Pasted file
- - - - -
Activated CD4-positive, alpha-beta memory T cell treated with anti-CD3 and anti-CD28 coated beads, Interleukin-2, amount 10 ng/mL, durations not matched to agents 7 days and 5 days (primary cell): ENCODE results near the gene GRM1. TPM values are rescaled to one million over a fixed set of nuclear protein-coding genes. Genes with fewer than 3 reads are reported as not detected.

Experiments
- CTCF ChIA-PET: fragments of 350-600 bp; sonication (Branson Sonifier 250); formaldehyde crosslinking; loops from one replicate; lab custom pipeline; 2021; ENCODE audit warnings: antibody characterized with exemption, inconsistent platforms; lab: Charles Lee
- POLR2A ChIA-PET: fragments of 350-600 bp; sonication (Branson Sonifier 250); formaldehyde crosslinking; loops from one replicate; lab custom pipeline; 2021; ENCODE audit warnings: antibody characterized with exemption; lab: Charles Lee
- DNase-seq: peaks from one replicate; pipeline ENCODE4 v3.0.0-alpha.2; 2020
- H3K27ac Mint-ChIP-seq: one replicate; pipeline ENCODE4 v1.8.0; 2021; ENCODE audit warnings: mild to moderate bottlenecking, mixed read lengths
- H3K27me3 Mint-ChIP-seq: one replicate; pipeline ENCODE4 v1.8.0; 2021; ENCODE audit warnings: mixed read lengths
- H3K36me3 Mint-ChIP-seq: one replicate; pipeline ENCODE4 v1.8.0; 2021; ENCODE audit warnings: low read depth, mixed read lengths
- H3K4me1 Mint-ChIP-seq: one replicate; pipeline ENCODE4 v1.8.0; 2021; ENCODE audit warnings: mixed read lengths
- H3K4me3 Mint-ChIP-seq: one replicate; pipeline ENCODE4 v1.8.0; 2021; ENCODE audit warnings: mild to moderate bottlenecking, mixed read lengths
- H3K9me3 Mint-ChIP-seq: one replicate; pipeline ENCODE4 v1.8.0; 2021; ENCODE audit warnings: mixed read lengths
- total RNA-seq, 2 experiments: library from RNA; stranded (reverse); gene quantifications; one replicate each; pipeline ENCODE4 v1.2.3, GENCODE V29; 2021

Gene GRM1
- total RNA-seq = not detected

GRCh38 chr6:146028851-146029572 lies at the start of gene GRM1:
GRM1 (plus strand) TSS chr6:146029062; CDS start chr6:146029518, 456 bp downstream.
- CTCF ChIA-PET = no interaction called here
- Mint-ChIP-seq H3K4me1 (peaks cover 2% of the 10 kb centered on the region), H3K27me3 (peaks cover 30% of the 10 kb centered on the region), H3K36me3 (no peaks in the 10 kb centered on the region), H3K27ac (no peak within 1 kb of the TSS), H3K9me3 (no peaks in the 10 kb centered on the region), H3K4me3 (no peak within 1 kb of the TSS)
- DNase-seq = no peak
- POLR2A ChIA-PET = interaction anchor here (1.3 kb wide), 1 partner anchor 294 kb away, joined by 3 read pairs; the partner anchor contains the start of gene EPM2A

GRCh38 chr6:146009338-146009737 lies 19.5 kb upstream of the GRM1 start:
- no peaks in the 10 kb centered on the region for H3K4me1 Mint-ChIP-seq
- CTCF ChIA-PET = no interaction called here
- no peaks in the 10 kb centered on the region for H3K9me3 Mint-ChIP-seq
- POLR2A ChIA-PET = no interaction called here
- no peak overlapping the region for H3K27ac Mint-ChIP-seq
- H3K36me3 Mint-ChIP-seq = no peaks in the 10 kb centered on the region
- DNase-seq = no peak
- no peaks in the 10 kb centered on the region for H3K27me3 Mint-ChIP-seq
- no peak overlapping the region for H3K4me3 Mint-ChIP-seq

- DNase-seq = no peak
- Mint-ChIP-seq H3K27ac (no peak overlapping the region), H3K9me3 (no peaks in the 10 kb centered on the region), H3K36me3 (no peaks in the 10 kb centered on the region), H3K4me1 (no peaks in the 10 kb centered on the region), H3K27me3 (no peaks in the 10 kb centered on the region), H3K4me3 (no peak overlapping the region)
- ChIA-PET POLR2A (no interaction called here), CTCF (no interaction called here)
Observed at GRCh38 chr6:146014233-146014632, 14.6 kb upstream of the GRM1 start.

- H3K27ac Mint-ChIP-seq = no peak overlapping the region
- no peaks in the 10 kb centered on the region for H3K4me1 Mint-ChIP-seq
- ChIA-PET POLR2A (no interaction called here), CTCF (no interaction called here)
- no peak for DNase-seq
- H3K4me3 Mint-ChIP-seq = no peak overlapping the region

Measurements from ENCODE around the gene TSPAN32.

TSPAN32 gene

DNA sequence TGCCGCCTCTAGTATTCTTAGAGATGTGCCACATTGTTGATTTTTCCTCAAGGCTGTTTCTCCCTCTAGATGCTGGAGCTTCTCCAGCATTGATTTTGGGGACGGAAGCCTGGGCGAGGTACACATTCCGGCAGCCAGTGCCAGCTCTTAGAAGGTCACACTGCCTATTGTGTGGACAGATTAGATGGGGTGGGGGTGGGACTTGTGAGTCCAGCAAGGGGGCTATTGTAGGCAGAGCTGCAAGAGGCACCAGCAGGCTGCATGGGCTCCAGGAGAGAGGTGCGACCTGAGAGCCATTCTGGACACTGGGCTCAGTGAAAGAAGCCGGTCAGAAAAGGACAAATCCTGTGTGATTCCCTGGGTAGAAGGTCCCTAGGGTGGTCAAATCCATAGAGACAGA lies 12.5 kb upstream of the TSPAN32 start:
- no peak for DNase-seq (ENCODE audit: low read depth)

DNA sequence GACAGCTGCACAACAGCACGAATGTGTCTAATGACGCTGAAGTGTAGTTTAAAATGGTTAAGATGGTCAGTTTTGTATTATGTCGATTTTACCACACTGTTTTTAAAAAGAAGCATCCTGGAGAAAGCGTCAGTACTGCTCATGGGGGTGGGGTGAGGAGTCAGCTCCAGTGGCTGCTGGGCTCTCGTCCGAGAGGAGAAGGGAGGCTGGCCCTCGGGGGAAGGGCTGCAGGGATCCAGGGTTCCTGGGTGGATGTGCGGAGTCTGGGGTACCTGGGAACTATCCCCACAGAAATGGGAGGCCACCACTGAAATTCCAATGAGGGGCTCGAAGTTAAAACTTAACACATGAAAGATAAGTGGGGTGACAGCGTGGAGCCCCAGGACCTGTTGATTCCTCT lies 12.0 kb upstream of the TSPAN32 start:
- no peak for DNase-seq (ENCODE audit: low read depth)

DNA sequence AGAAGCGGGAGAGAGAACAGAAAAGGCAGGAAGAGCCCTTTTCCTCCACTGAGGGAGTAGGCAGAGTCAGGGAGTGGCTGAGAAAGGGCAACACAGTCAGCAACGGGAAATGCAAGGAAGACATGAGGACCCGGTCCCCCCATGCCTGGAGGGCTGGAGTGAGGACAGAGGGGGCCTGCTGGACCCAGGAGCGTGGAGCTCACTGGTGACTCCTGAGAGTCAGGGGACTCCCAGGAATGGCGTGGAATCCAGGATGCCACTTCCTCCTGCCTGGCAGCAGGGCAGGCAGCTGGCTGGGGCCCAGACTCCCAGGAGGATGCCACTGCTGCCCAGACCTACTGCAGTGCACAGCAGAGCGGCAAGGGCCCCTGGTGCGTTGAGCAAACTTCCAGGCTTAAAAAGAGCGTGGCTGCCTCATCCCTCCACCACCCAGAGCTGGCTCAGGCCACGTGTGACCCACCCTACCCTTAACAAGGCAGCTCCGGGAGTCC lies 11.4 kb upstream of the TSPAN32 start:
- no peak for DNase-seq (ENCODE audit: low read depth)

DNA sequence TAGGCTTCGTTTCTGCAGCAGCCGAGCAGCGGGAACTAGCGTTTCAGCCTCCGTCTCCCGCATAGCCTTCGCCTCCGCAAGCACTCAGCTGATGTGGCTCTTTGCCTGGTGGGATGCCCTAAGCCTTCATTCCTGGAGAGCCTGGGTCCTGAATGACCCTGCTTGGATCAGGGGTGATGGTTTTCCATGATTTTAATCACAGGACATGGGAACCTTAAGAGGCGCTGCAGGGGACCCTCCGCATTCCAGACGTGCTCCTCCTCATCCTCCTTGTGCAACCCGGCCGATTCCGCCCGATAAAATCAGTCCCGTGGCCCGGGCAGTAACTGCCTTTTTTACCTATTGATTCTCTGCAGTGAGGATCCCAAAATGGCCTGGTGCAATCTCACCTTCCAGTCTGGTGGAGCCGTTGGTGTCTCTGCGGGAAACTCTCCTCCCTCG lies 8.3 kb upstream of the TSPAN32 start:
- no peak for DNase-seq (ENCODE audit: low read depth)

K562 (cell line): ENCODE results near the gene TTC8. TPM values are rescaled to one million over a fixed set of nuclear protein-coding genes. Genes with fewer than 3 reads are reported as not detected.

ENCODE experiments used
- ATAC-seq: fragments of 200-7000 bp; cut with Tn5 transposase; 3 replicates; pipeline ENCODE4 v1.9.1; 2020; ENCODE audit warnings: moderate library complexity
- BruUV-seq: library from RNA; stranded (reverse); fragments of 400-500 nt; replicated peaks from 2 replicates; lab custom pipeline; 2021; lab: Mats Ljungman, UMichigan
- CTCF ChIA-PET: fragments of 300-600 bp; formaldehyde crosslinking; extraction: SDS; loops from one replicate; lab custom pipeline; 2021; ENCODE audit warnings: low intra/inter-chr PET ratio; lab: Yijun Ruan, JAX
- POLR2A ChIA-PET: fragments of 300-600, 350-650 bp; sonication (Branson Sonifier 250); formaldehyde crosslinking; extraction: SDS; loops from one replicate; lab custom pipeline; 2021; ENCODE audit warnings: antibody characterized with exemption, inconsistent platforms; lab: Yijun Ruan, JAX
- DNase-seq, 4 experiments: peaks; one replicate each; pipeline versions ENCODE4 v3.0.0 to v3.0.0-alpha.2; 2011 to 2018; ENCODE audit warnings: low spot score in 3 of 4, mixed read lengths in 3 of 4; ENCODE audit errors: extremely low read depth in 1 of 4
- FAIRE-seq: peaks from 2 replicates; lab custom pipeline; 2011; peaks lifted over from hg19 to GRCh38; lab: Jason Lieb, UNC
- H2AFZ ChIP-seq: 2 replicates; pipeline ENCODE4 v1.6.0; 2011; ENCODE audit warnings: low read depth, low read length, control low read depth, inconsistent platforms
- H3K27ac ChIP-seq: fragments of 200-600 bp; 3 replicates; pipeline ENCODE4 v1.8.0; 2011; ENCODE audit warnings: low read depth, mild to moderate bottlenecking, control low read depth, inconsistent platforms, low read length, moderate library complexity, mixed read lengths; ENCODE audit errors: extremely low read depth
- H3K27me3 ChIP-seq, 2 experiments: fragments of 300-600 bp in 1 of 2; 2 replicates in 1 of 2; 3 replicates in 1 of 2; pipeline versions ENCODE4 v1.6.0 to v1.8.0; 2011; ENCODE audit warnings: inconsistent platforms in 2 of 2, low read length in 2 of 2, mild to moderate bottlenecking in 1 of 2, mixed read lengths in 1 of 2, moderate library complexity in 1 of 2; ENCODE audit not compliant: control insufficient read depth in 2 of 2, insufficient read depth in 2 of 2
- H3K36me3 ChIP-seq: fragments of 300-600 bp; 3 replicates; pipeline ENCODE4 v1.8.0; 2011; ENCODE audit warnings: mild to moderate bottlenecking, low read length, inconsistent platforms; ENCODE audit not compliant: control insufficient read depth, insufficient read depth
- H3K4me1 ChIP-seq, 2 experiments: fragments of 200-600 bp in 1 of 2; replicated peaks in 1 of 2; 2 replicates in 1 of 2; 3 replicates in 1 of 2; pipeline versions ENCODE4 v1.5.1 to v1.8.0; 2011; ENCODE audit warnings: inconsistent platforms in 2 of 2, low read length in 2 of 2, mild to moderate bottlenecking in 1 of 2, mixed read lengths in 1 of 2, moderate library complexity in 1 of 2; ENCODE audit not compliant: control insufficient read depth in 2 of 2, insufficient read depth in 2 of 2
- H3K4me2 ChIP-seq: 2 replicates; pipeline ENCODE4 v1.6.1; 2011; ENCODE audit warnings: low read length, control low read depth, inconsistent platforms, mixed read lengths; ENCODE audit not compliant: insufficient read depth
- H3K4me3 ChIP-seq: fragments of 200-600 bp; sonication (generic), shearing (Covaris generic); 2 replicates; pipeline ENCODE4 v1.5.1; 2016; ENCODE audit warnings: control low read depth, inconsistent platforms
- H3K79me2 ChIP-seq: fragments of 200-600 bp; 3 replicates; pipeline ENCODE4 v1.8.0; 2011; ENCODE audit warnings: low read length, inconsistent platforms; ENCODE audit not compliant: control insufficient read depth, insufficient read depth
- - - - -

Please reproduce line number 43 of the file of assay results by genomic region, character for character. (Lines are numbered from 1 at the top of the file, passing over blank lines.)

- no peak for DNase-seq (ENCODE audit: low read depth)